Courage alone can save us.

The account of the Indians’ attack on the Innis settlement, near Frankfort, Kentucky, in April, 1792, has been differently related by different writers. The most reliable account is doubtless that given by the Rev. Abraham Cook, a minister of the Baptist denomination and the brother of Jesse and Hosea Cook, whose wives were the heroines of the settlement. The attack was made on the twenty-eighth of the month, by about one hundred Indians, and at three points almost simultaneously. The first onset was upon the Cooks who lived in cabins close together, and where was displayed a degree of intrepidity rarely matched.

“The brothers were near their cabins, one engaged in shearing sheep, the other looking on. The sharp crack of rifles was the first intimation of the proximity of the Indians; and that fire was fatal to the brothers – the elder fell dead, and the younger was mortally wounded, but enabled to reach the cabin. The two Mrs. Cook, with three children – two whites and one black -were instantly collected in the house, and the door, a very strong one, made secure. The Indians, unable to enter, discharged their rifles at the door, but without injury, as the balls did not penetrate through the thick boards of which it was constructed. They then attempted to cut it down with their tomahawks, but with no better success. While these things occurred without, there was deep sorrow, mingled with fearless determination and high resolve within. The younger Cook, mortally wounded, immediately the door was barred, sank down on the floor, and breathed his last; and the two Mrs. Cook were left the sole defenders of the cabin, with the three children. There was a rifle in the house, but no balls could be found. In this extremity, one of the women got hold of a musket ball, and placing it between her teeth, actually bit it into two pieces. With one she instantly loaded the rifle. The Indians, failing in their attempts to cut down the door, had retired a few paces in front, doubtless to consult upon their future operations. One seated himself upon a log, apparently apprehending no danger from within. Observing him, Mrs. Cook took aim from a narrow aperture and fired, when the Indian gave a loud yell, bounded high in the air, and fell dead. This infuriated the savages, who threatened -for they could speak English – to burn the house and all the inmates. Several speedily climbed to the top of the cabin, and kindled a fire on the boards of the roof. The devouring element began to take effect, and with less determined and resolute courage within, the certain destruction of the cabin and the death of the inmates, must have been the consequence. But the self possession and intrepidity of these Spartan females were equal to the occasion. One of them instantly ascended to the loft, and the other handed her water, with which she extinguished the fire. Again and again the roof was fired, and as often extinguished. The water failing, the undaunted wo men called for some eggs, which were broken and the contents thrown upon the fire, for a time holding the flames at bay. Their next resource was the bloody waistcoat of the husband and brother-in-law, who lay dead upon the floor. The blood with which this was profusely saturated, checked the progress of the flames -but, as they appeared speedily to be gathering strength, another, and the last expedient . . . . proved successful. The savage foe yielded, and the fruitful expedients of female courage triumphed. One Indian, in bitter disappointment, fired at his unseen enemy through the boards, but did not injure her, when the whole immediately descended from the roof.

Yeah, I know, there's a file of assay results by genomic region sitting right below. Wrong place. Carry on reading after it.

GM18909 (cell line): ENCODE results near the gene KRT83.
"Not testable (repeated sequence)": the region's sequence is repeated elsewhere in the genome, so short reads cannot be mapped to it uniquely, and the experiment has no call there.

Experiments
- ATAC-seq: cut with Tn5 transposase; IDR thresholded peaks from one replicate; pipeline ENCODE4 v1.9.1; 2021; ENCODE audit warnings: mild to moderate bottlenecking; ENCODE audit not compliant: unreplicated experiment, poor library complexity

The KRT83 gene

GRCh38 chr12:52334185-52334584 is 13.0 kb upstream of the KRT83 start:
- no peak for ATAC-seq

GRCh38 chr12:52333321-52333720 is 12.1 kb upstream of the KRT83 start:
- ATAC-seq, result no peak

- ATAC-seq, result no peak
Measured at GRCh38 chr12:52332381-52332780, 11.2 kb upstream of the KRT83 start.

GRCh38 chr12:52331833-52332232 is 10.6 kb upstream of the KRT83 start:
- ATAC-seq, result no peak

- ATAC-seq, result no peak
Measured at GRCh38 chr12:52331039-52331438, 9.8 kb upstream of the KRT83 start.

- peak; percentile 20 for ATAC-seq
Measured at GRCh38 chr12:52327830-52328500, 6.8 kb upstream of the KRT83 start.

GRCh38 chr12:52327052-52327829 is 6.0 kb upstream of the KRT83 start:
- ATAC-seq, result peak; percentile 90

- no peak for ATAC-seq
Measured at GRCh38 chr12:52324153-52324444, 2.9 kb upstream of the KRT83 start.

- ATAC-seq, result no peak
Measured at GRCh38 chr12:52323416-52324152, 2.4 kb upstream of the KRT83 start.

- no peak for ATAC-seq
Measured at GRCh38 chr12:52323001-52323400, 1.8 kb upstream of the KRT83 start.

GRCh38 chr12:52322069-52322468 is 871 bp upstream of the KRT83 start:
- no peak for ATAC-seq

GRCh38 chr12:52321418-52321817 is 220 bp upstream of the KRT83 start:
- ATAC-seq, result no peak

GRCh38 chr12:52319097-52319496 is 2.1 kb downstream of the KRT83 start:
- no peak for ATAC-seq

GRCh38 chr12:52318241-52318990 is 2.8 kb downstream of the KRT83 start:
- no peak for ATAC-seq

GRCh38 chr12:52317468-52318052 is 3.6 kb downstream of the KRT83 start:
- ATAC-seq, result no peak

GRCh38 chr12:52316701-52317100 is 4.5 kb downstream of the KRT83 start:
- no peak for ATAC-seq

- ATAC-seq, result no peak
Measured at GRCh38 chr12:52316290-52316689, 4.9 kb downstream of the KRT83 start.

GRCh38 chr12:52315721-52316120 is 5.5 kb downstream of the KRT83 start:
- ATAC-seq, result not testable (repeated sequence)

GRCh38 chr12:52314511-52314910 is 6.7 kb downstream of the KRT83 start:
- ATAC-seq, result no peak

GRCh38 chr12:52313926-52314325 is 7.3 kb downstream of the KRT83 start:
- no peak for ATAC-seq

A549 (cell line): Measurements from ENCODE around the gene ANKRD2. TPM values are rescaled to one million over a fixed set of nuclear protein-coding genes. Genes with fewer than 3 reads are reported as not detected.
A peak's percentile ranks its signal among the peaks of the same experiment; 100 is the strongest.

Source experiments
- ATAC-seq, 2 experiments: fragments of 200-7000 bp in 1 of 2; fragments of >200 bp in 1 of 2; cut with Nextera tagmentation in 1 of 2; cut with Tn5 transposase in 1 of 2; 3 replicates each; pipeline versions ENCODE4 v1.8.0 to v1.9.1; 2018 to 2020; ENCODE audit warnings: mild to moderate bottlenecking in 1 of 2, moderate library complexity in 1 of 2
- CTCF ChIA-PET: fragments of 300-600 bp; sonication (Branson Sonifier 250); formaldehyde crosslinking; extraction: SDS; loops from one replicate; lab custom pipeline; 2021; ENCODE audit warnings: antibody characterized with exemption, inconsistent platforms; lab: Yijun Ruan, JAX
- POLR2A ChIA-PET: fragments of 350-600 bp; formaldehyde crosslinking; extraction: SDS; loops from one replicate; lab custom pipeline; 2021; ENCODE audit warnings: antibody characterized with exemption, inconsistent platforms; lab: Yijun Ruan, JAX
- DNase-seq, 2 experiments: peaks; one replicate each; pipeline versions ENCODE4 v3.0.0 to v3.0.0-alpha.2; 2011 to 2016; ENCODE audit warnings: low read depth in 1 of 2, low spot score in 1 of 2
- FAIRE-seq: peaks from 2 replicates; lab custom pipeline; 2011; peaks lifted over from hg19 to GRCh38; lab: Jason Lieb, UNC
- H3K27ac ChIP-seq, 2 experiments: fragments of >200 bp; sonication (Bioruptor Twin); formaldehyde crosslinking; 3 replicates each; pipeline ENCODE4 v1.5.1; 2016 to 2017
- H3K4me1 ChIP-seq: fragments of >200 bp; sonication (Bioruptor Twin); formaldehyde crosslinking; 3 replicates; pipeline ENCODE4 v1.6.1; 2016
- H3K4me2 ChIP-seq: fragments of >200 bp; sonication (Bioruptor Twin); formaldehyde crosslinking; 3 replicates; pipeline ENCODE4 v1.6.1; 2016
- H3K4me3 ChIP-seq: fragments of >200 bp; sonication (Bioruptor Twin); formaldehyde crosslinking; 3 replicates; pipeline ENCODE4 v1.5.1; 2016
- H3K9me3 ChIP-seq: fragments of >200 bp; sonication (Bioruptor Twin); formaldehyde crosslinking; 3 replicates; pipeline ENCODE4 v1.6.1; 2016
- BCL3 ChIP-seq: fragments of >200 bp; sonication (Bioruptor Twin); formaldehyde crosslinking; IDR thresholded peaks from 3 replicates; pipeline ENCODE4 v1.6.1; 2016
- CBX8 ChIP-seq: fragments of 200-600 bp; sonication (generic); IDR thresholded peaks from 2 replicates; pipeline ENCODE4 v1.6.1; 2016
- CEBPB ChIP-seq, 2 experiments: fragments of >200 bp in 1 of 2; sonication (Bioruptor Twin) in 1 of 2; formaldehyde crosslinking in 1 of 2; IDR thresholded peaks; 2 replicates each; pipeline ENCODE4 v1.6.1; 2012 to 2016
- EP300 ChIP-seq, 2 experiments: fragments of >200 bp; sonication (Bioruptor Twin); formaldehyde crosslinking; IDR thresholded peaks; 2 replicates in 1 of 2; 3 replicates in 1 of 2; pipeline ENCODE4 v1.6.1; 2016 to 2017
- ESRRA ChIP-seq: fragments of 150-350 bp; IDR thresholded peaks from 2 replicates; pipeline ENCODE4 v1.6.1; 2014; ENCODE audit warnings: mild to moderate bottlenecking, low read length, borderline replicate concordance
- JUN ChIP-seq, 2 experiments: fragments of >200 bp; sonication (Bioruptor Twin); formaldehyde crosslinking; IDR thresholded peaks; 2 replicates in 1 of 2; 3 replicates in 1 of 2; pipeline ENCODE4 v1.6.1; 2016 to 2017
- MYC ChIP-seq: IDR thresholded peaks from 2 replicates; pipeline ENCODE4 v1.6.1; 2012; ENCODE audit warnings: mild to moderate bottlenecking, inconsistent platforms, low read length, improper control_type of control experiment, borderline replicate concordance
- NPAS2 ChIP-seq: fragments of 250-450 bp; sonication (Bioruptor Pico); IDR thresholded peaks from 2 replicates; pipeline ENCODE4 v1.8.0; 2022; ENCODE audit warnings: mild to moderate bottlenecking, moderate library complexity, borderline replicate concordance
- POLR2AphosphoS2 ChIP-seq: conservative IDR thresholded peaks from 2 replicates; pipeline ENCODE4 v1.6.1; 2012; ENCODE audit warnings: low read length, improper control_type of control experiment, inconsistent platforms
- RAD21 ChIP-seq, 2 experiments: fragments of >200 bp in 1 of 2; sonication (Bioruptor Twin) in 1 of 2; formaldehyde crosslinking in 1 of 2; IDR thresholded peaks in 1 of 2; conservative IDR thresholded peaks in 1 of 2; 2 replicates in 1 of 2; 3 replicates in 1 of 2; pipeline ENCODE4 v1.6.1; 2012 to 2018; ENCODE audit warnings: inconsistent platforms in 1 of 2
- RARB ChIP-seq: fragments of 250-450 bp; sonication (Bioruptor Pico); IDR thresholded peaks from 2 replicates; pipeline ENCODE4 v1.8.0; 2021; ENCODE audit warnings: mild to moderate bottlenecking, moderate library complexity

“About the time the attack conmenced, a young man named McAndre, escaped on horseback, in view of the Indians, who, it was supposed, would give the alarm to the older neighboring settlements. As soon as they descended from the house top, a few climbed some contiguous trees, and instituted a sharp look out. While in the trees, one of them fired a second hall into the loft of the cabin, which cut to pieces a bundle of yarn hanging near the head of Mrs Cook, but without doing further injury. Soon after, they threw the body of the dead Indian into the adjacent creek, and precipitately fled.”


Excerpted from Noble Deeds of American Women
(Patriotic Series for Boys and Girls)
Edited by J. Clement
With an Introduction by Mrs. L. H. Sigourney
BOSTON: Lee and Shepard, Publishers
Entered by Act of Congress, in the year of 1851,
by E. H. Derby and Co., in the Clerk’s Office of the Northern District of New York

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